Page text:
What is the aim of philosophy? Is it knowledge? Of what, exactly? Or is it, as I suspect, rather to orient ourselves towards reality, to find a course of action that is most appropriate to our recognition of the ultimate questions? That is where I am at now. The answer is not obvious. I don’t even know of a philosopher who has made any significant progress in this area. Maybe, it isn’t even ‘philosophy’ but rather a novel kind of ‘theology’? Why not? Why should the term we use matter? It is not as if you needed to believe in God in order to be a theologian!

Language as a picture of reality

William asked:

Letters are just lines. The combinations are finite. So why do we fall so heavily onto language to communicate and solve the nature of big philosophical questions? Language will never have the capacity to represent reality, so why try? Why don’t we consider it a lost cause?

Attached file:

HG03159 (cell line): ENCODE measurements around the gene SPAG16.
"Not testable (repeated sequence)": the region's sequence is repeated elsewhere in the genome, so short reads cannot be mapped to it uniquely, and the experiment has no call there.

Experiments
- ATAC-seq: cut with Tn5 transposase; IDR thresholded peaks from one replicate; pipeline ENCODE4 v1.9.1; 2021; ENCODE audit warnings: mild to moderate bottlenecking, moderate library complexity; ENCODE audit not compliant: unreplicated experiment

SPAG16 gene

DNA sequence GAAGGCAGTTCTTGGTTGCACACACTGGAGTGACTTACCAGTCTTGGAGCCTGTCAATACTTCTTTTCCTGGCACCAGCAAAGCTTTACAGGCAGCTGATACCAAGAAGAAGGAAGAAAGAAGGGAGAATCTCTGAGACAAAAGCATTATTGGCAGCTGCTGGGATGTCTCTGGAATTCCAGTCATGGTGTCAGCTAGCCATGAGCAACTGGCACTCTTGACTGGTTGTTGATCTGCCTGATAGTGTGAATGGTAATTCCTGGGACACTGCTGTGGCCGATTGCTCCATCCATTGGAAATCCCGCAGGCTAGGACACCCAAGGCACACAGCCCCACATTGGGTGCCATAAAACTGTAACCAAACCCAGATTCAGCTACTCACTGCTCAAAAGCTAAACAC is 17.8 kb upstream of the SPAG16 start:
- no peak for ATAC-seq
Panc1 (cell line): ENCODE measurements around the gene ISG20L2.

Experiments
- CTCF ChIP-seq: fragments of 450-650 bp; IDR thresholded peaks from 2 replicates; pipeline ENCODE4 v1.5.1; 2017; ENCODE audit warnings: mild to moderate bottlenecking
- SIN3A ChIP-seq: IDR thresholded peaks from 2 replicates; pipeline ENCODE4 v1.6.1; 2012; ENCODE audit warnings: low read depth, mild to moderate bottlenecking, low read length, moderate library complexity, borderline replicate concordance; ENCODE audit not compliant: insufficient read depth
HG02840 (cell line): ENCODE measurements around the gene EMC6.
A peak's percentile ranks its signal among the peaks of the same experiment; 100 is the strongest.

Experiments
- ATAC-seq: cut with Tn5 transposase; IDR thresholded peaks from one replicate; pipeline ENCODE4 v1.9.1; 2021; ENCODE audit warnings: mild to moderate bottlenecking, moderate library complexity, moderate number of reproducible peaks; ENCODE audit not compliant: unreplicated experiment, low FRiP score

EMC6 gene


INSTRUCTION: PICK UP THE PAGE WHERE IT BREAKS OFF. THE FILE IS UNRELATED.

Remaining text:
Answer by Geoffrey Klempner

Letters and words are just lines on paper, and spoken words are just sounds. And yet they seem to be capable of representing a reality external to themselves. And that is truly something to wonder at. I am using words now, tapping keys, making letters appear on a white screen. And although it is not altogether clear what my words represent — this answer isn’t just a description of some facts about the world. — i intend them to be understood in the way I mean and not in some other way. Representation, speakers’ intentions, meaning are fundamental concepts in the philosophy of language.

The best way to answer your question is to give a bit of the history of this puzzle. Arguably, the first philosopher to realize the philosophical problem of how words can represent reality was Plato, in his dialogue Cratylus, although the Presocratic philosopher Heraclitus had first posed the question. How can there be such a thing as meaning when the world around us is constantly changing? You can never step into the same river twice, so how come we are able to use a word like ‘river’ when the object that this word-label is attached to is different on every occasion of its use?